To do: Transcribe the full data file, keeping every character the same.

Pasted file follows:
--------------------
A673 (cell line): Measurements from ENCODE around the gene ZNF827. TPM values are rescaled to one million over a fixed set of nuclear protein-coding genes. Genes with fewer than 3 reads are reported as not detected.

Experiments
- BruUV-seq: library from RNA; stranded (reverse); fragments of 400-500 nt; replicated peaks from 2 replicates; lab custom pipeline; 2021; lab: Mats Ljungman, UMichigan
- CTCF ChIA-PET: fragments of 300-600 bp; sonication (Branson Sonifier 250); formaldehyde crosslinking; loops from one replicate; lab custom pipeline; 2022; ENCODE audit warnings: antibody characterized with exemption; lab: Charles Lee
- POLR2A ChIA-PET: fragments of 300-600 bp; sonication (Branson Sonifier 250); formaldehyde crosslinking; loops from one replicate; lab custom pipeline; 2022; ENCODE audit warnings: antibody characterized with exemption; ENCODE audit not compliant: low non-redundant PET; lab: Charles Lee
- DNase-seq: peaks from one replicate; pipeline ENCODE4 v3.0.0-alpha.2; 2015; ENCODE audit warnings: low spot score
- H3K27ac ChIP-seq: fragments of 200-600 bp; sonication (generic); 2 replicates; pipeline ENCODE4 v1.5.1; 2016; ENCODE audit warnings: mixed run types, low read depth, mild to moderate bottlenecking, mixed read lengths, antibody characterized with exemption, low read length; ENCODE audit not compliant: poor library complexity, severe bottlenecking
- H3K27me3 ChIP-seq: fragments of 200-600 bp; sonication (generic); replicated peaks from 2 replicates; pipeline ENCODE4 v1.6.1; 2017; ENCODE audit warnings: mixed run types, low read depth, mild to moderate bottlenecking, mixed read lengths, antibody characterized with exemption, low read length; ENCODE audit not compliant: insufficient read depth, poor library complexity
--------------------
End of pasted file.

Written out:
A673 (cell line): Measurements from ENCODE around the gene ZNF827. TPM values are rescaled to one million over a fixed set of nuclear protein-coding genes. Genes with fewer than 3 reads are reported as not detected.

Experiments
- BruUV-seq: library from RNA; stranded (reverse); fragments of 400-500 nt; replicated peaks from 2 replicates; lab custom pipeline; 2021; lab: Mats Ljungman, UMichigan
- CTCF ChIA-PET: fragments of 300-600 bp; sonication (Branson Sonifier 250); formaldehyde crosslinking; loops from one replicate; lab custom pipeline; 2022; ENCODE audit warnings: antibody characterized with exemption; lab: Charles Lee
- POLR2A ChIA-PET: fragments of 300-600 bp; sonication (Branson Sonifier 250); formaldehyde crosslinking; loops from one replicate; lab custom pipeline; 2022; ENCODE audit warnings: antibody characterized with exemption; ENCODE audit not compliant: low non-redundant PET; lab: Charles Lee
- DNase-seq: peaks from one replicate; pipeline ENCODE4 v3.0.0-alpha.2; 2015; ENCODE audit warnings: low spot score
- H3K27ac ChIP-seq: fragments of 200-600 bp; sonication (generic); 2 replicates; pipeline ENCODE4 v1.5.1; 2016; ENCODE audit warnings: mixed run types, low read depth, mild to moderate bottlenecking, mixed read lengths, antibody characterized with exemption, low read length; ENCODE audit not compliant: poor library complexity, severe bottlenecking
- H3K27me3 ChIP-seq: fragments of 200-600 bp; sonication (generic); replicated peaks from 2 replicates; pipeline ENCODE4 v1.6.1; 2017; ENCODE audit warnings: mixed run types, low read depth, mild to moderate bottlenecking, mixed read lengths, antibody characterized with exemption, low read length; ENCODE audit not compliant: insufficient read depth, poor library complexity